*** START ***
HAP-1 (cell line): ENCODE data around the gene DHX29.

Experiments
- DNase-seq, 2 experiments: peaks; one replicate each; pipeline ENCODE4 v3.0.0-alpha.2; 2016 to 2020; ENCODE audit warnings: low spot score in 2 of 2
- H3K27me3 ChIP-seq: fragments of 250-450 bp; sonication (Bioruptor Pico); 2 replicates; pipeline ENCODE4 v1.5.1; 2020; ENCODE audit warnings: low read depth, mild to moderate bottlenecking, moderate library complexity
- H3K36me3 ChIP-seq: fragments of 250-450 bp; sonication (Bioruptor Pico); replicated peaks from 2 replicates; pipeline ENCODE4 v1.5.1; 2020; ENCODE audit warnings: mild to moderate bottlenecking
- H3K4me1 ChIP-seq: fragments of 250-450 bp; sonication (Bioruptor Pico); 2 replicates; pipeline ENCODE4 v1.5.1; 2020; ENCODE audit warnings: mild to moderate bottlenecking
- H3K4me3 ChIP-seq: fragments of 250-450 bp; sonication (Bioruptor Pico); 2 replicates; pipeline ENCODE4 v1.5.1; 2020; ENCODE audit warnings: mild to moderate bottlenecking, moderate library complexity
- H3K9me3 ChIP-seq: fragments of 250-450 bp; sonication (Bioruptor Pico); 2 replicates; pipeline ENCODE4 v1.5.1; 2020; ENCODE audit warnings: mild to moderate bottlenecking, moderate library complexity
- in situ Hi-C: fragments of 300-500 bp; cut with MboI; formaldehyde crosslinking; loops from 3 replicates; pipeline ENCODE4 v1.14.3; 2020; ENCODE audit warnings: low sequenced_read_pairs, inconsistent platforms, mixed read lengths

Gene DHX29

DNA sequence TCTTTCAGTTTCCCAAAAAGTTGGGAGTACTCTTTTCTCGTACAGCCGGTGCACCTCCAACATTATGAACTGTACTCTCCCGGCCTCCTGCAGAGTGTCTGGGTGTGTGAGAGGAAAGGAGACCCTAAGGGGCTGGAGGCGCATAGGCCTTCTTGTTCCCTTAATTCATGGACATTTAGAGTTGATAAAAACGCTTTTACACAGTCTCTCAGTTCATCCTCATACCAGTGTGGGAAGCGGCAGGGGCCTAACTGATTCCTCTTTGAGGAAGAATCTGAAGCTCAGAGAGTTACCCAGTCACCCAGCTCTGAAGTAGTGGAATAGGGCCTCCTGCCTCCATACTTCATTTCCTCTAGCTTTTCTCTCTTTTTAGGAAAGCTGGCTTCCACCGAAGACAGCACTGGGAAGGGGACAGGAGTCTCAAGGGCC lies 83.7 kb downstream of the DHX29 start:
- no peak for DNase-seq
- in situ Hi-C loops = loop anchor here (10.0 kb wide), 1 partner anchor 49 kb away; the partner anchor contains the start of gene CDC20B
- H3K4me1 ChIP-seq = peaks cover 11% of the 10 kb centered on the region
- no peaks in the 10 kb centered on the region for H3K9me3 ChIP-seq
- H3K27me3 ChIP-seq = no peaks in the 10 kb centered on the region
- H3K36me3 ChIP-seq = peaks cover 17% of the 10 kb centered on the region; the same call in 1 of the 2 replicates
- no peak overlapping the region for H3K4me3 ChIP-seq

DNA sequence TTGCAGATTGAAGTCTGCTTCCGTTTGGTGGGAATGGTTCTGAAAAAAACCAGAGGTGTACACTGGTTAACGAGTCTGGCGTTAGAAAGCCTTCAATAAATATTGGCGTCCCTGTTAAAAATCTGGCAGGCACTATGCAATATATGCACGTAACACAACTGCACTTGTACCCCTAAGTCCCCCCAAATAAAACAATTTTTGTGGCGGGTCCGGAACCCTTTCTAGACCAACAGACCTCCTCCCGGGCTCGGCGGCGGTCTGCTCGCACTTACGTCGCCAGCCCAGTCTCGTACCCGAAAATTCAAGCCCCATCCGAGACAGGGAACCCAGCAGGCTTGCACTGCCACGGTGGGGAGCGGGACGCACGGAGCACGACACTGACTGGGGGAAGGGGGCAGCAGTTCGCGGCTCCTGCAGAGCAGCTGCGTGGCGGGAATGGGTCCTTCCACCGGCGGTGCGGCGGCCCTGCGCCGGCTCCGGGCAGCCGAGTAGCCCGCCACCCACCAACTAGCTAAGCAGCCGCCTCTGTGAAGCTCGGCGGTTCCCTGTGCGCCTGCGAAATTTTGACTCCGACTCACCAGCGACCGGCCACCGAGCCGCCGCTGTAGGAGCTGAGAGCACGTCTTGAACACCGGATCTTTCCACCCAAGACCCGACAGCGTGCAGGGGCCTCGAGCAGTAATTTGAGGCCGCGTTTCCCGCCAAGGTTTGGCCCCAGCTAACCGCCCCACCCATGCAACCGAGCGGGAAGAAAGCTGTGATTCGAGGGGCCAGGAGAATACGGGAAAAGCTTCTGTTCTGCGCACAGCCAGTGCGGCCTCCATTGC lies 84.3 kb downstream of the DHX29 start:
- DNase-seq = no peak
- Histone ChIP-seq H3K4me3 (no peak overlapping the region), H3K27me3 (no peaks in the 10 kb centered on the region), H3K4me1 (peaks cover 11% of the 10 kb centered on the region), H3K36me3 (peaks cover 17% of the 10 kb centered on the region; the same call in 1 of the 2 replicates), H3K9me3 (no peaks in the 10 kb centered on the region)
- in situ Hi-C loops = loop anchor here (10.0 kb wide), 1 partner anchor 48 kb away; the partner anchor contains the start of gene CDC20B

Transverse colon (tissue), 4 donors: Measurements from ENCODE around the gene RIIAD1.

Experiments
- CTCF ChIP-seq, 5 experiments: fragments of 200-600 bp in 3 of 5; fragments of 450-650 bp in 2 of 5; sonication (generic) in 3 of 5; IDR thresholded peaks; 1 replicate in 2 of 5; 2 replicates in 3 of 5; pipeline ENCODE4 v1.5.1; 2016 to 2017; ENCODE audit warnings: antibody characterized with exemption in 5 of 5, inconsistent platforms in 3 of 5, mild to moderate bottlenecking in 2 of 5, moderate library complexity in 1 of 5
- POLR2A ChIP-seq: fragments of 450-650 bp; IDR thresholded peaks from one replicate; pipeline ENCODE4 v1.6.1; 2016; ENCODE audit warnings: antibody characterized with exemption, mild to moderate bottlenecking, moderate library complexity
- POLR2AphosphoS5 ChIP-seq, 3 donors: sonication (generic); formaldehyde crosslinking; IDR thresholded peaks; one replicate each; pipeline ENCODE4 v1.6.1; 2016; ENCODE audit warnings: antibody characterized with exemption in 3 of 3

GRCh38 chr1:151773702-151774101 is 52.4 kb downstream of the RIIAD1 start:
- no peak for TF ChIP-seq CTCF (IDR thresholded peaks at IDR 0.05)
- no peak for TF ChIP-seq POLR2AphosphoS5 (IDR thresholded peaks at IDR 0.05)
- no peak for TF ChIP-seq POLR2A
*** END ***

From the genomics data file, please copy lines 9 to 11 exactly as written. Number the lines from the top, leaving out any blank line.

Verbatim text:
- in situ Hi-C: fragments of 300-500 bp; cut with MboI; formaldehyde crosslinking; loops from 3 replicates; pipeline ENCODE4 v1.14.3; 2020; ENCODE audit warnings: low sequenced_read_pairs, inconsistent platforms, mixed read lengths

Gene DHX29

DNA sequence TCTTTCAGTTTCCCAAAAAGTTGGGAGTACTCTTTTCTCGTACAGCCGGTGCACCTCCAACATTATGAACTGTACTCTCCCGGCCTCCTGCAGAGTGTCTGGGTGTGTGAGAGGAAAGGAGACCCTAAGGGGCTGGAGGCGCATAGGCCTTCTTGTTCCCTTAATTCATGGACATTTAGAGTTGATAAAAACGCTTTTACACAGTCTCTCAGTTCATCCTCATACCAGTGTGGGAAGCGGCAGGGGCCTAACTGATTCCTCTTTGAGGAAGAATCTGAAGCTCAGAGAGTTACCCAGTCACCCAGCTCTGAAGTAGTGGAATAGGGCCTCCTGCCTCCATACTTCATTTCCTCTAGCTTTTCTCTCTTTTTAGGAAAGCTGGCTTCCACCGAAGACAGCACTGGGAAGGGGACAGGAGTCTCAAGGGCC lies 83.7 kb downstream of the DHX29 start: